Klaus Balkenhol Trilogy From Foal to Grand Prix Horse
Produced by Roland Blum (blumfilm.de)
3-DVD set, 90 minutes each in English. Available at HorseBooksEtc.com.
Reviewed by Mary Daniels
The secret of Klaus Balkenhol's inimitable success--Olympic gold medalist and former coach of the successful German and U.S. dressage teams--is never to find fault with the horse. And this three-DVD set is a tour de force by the tireless videographer and author Roland Blum, who has been producing the singular "Horses of the World" series of which this set is a part.
The original idea came from the late and legendary Egon von Neindorff, also the subject of a Blum documentary. Von Neindorff told Blum that in Balkenol one could find a true representative of classical riding and training. That sent Blum off on dozens of trips during which he spent hundreds of hours watching Balkenhol in the saddle and on the ground and with a variety of horses and riders. His goal was to open new perspectives and a better understanding of contemporary horse training based on classical methods.
"A Grand Prix horse is made, not born," says Balkenhol in Part 1. A healthy upbringing and responsible handling of a youngster begins the foundation of a good riding horse. Even if destined for competitive dressage, Balkenol's young horses are also ridden cross-country and over jumps. His rule is, "Make demands on the horse but never demand too much."
In Part 2, we see how Balkenhol's systematic schooling achieves what he calls "sensitizing the horse," that is, achieving the effects he wants with sensitive signals. The result is a horse that focuses on the rider and his aids.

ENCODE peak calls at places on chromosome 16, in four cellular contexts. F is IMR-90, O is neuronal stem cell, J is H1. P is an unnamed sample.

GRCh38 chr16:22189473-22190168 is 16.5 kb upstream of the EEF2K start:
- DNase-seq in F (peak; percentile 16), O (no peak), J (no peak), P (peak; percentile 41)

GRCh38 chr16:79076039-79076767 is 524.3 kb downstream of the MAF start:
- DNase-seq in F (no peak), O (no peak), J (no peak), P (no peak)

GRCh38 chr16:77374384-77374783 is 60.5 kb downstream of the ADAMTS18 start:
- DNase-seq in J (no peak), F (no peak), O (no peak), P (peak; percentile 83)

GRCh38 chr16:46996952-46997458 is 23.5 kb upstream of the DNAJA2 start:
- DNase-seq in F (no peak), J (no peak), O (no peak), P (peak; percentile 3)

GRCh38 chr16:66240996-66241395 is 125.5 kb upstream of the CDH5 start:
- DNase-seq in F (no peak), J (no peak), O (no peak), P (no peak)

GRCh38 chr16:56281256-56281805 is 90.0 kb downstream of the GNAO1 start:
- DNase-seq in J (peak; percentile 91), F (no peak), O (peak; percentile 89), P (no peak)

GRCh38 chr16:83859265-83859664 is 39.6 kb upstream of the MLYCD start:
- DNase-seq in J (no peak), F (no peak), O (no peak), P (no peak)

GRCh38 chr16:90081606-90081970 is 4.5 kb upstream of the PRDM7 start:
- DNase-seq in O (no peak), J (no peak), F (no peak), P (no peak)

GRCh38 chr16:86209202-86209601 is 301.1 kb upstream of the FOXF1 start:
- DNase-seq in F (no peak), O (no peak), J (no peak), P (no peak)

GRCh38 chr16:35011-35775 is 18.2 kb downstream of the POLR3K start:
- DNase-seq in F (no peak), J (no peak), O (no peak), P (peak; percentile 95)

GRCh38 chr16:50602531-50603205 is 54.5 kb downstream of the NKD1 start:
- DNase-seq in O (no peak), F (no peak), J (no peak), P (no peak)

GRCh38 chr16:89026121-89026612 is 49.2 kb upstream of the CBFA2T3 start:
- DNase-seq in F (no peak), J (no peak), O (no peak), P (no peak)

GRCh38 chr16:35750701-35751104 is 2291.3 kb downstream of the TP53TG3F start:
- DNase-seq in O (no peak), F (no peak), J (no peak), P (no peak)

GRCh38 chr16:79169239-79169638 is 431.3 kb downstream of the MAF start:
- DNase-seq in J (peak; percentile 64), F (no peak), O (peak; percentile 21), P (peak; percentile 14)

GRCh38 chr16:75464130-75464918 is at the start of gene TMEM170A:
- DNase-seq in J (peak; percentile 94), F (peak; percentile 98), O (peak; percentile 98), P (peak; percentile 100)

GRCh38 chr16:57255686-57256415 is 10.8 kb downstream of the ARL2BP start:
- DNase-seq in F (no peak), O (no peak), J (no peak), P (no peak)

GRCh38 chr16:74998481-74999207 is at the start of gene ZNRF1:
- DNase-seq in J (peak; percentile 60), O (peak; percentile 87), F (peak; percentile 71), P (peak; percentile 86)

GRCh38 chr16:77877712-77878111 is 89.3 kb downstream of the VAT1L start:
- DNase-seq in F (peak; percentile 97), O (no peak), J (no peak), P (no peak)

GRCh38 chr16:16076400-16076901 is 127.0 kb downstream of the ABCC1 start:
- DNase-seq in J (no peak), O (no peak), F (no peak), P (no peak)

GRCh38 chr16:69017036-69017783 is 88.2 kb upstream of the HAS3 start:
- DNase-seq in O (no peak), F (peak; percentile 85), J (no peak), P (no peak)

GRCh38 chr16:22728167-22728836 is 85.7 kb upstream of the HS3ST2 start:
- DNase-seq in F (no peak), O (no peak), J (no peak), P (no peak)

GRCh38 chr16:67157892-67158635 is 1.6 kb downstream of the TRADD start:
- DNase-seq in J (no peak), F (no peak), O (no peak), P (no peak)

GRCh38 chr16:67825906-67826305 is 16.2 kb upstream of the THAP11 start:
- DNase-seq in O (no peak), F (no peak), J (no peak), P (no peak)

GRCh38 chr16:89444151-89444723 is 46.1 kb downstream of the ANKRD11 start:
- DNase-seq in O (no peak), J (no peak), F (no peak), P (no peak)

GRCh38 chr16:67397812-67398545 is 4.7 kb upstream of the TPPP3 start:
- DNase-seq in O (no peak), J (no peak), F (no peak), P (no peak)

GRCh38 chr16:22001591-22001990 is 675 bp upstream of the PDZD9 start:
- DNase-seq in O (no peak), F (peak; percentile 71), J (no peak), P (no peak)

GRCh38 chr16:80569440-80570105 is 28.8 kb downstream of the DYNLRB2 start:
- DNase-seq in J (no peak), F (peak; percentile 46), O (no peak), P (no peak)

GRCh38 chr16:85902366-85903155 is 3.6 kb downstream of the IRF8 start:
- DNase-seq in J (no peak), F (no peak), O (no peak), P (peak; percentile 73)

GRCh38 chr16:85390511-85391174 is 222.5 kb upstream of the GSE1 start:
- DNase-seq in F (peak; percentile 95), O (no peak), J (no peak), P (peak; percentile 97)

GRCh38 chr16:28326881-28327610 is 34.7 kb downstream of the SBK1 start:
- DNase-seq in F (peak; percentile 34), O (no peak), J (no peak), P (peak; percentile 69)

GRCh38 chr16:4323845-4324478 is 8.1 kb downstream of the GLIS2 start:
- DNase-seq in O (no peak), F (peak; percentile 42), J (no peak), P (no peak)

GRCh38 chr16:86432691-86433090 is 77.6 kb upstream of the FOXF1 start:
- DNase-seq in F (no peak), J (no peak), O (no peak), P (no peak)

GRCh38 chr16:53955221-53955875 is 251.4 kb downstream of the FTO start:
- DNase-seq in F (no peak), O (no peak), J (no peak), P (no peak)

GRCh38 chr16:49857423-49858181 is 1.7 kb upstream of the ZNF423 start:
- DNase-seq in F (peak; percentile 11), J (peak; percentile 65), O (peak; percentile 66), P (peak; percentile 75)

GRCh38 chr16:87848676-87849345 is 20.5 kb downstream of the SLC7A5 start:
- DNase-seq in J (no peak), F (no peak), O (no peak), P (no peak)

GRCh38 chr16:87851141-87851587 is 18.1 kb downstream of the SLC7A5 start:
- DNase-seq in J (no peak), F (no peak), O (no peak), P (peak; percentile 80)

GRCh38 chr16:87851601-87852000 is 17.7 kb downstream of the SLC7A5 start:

In Part 3, we see the individual schooling methods by which famous horse-and-rider combinations were brought along. These include his daughter, Anabel, Debbie McDonald and Guenter Seidel. While each combination needs an individual approach, the training methods are always connected to the basics of horsemanship.
"Horses are big and strong," says Balkenol, "but they are also extremely social and highly sensitive. Dressage becomes attractive when we recognize these characteristics and combine them, using them to enable rather than inhibit. If a performance exudes ease, then riding becomes an art." That seems to encapsulate what dressage should be about. What I always found amazing about the Balkenhol story of success was that he went to the Olympics on an ordinary police horse and achieved what would be inconceivable for most riders then and now.
Fortunately, we have DVDs like these from which to learn, even if we live in the most remote part of the country. If you don't get valuable insights and guidance from these films, you just are not paying attention.